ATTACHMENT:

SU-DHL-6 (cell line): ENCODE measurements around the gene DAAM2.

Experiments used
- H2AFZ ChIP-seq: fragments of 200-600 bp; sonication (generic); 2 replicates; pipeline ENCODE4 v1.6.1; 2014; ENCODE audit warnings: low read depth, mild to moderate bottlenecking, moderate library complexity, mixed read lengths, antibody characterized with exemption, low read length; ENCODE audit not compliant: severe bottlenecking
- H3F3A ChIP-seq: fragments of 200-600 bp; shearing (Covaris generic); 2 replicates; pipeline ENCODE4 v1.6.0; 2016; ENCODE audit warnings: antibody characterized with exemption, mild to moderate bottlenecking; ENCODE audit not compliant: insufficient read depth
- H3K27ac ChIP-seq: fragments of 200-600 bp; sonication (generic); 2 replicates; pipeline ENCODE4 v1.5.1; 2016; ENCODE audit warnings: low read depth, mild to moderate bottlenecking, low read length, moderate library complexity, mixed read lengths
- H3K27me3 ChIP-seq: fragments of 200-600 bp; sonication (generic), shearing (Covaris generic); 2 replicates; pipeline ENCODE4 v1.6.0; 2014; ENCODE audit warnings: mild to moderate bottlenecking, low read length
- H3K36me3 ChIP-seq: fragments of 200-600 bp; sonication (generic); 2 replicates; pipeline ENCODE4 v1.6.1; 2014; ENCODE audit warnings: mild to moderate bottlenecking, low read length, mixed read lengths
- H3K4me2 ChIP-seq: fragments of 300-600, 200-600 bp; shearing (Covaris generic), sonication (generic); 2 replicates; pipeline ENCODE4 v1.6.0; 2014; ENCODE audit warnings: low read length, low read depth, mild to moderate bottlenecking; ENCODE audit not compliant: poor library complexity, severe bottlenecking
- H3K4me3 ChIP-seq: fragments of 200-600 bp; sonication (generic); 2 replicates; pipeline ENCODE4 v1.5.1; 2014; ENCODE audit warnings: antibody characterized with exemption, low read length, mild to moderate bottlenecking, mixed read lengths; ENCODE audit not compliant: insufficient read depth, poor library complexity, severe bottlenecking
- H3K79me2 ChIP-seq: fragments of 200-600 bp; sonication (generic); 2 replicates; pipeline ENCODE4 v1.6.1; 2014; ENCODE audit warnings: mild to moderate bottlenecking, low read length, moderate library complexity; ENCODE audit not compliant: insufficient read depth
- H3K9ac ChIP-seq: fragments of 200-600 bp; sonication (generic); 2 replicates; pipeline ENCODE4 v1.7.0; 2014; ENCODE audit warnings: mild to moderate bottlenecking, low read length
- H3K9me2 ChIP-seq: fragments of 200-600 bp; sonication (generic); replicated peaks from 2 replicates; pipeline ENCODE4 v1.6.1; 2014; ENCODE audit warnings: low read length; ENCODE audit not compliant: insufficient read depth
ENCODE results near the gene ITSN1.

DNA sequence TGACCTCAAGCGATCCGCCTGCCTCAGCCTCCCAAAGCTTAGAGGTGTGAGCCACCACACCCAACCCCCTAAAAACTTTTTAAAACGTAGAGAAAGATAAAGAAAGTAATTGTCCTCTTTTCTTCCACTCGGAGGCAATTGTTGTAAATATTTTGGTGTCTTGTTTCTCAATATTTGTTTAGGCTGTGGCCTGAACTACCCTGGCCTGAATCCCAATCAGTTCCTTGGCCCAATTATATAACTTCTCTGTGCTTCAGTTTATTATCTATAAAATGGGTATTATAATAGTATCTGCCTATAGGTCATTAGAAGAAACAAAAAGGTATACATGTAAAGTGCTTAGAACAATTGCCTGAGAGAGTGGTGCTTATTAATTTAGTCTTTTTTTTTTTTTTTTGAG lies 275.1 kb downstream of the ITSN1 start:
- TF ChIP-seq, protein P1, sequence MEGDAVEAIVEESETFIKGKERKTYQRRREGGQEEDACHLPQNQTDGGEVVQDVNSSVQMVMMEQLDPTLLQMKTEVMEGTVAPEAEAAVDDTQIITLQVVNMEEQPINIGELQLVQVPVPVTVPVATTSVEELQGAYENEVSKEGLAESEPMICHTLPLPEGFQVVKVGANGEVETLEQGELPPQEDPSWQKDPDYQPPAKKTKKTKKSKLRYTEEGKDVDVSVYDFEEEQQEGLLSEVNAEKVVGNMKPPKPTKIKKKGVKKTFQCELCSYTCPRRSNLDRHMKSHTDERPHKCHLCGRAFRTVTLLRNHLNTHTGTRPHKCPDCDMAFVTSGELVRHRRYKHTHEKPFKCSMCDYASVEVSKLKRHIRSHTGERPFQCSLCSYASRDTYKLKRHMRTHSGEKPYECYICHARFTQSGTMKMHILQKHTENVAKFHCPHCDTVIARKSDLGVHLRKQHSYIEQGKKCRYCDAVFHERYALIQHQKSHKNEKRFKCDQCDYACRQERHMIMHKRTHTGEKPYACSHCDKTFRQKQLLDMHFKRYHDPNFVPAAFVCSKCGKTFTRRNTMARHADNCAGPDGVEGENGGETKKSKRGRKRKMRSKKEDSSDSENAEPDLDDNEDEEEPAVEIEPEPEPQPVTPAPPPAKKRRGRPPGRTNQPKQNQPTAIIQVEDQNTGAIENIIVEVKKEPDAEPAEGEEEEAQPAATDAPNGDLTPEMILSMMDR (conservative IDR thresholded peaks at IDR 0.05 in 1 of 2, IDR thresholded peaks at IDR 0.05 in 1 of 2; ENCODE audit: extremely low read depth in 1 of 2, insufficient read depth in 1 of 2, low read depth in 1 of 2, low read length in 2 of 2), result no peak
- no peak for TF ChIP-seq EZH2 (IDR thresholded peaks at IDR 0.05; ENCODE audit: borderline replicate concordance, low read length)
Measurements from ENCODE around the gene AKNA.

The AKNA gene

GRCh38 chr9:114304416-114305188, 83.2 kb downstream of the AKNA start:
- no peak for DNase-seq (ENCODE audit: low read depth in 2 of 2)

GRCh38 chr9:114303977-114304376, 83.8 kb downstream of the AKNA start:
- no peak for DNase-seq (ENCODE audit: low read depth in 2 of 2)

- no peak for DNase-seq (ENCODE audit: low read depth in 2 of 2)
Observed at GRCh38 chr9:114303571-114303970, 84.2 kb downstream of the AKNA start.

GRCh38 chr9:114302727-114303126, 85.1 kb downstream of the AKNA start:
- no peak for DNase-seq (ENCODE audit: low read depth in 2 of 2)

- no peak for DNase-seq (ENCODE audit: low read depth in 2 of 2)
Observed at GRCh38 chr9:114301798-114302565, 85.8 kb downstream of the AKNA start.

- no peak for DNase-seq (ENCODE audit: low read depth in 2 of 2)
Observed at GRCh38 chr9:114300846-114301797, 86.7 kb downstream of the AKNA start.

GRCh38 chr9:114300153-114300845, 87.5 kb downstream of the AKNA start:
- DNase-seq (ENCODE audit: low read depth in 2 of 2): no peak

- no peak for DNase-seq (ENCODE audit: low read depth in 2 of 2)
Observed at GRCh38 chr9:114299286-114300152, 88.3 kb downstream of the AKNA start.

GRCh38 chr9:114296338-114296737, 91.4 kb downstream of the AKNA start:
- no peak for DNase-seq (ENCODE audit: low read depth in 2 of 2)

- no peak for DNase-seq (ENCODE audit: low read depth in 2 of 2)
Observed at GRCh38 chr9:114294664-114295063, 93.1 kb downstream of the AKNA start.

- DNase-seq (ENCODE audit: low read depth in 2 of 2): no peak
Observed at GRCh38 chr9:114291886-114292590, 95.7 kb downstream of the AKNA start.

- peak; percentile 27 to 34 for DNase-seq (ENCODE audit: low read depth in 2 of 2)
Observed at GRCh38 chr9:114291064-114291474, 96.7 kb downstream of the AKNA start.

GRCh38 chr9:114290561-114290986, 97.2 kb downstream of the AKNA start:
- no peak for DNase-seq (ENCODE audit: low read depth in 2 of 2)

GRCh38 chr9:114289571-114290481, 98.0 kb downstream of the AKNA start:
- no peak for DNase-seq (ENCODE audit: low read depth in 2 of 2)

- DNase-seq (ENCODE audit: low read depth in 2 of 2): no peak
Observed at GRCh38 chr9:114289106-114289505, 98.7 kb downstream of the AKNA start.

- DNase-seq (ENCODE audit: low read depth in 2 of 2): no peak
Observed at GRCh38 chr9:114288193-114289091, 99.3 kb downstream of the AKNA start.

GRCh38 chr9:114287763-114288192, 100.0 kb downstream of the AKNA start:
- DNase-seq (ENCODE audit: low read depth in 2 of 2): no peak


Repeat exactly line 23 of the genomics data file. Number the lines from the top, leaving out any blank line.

- no peak for DNase-seq (ENCODE audit: low read depth in 2 of 2)